Classics of German Cinema (3 cr)
01:470:360:01
Regina Karl
MW4 1:10pm-2:30pm, Scott Hall 205

In English. No prerequisites.

This course introduces students to films of the Weimar, Nazi, and post-war period, as well as to contemporary German cinema. We will explore issues of social class, gender, historical memory, violence, and conflict by means of close analysis. The class seeks to sensitize students to the cultural context of these films and the changing socio-political climates in which they were made. Special attention will be paid to the issue of style. Directors and films include Robert Wiene (The Cabinet of Dr. Caligari, 1920), F.W. Murnau (The Last Laugh, 1924), Fritz Lang (Metropolis, 1927), Walter Ruttmann (Berlin: Symphony of a City, 1927) Josef von Sternberg (The Blue Angel, 1929), Leni Riefenstahl (Olympia, 1936), Billy Wilder (Sunset Boulevard, 1950), Alexander Kluge (Yesterday Girl, 1966), Werner Herzog (Aguirre, 1972), Rainer Werner Fassbinder (Ali. Fear Eats the Soul, 1974), Wim Wenders (Wings of Desire, 1987), Harun Farocki (Images of the World and the Inscription of War, 1989), Michael Haneke (The White Ribbon, 2009), Christian Petzold (Barbara, 2012), Maren Ade (Toni Erdmann, 2016), Wolfgang Fischer (Styx, 2019), among others. Fulfills SAS Core Course Goal AHo.

 

Topics in German Literature and Civilization: Goethe's Faust and the Fracturing of Tradition (3 cr)
01:470:388:01
Cross-listed with Comparative Literature 01:195:480:01
Nicholas Rennie
W67 4:30-7:10pm, AB West Wing 4050

In English. No prerequisites.

Faust, in Johann Wolfgang von Goethe’s drama, is every university’s worst nightmare. Frustrated that his multiple academic degrees have left him knowing nothing of value, the aging scholar goes rogue: he gives up standard research for magic; he flees his study with the devil to go out and party; he uses his status to help him impress and seduce a much younger woman; he heads off on a world tour without regard to those he encounters or has left behind; and he becomes a capricious and dangerous tyrant.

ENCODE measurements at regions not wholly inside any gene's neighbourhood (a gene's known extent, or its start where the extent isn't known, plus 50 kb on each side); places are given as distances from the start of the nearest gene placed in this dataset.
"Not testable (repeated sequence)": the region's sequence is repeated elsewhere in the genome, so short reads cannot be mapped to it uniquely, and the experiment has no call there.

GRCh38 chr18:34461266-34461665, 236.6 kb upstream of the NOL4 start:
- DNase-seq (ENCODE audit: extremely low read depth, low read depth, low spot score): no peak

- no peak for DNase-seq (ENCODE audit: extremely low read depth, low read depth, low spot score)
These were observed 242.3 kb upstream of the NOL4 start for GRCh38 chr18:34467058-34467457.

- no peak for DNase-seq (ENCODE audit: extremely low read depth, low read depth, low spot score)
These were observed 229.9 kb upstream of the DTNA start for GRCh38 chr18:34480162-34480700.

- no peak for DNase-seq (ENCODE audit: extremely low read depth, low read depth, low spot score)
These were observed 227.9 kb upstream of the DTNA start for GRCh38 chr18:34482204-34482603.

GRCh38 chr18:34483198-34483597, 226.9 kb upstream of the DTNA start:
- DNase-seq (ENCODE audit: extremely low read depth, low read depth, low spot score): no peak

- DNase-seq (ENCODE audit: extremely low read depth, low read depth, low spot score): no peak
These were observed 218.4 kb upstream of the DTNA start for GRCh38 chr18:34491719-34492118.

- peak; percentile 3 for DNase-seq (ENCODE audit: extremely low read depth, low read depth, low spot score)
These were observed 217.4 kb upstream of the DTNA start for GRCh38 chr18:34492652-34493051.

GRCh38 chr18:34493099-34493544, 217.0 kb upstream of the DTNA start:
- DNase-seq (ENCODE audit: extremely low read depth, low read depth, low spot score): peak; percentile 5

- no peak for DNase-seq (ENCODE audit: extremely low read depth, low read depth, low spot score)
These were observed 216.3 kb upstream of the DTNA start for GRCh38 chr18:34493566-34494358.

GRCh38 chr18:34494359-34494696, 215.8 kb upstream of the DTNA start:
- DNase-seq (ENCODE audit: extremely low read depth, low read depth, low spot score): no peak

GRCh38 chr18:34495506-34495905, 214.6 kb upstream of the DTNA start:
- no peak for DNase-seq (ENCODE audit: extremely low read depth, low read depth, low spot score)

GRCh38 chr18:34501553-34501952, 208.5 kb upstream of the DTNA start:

In this seminar we will examine both Part I and Part II of Goethe’s work, as well as historical sources, to consider first some questions about the Faust legend: how did this legend become the quintessential myth of modernity? What does Faust, in the various iterations of this legend, experience and learn by selling his soul? Is his story a celebration or a condemnation of the modern age of discovery – research, teaching, learning and self-exploration?

Even as we take these and other more general questions about the Faust myth into account, we’ll focus more particularly on the dramatic text that came to be widely considered the most important work both of Goethe’s life, and of the modern German literary tradition – as well one of the most disruptive and innovative works of modern European literature. Written and revised over six decades and drawing texts from the Bible to Kālidāsa’s Shakuntala, Dante’s Divine Comedy, the works of Shakespeare, Milton’s Paradise Lost, and poetic, scientific and philosophical writing of the 18th and early 19th centuries, the play updates an old German story about experimentation and the limits of human autonomy; it integrates, recasts and anticipates 18th and 19th-century developments in European literary and intellectual history; it adopts or develops virtually every metric and generic form that would be available in German by the time of Goethe’s death in 1832; and it has been invoked as a test case by literary, aesthetic, philosophical, political and social theories of the past 200 years. This seminar will combine close readings of the play in relation to these various literary and historical contexts, along with discussion of a selection of the drama’s recent interpretations.

The course will be taught in English. No prerequisites. Course meets with 16:470:626:01.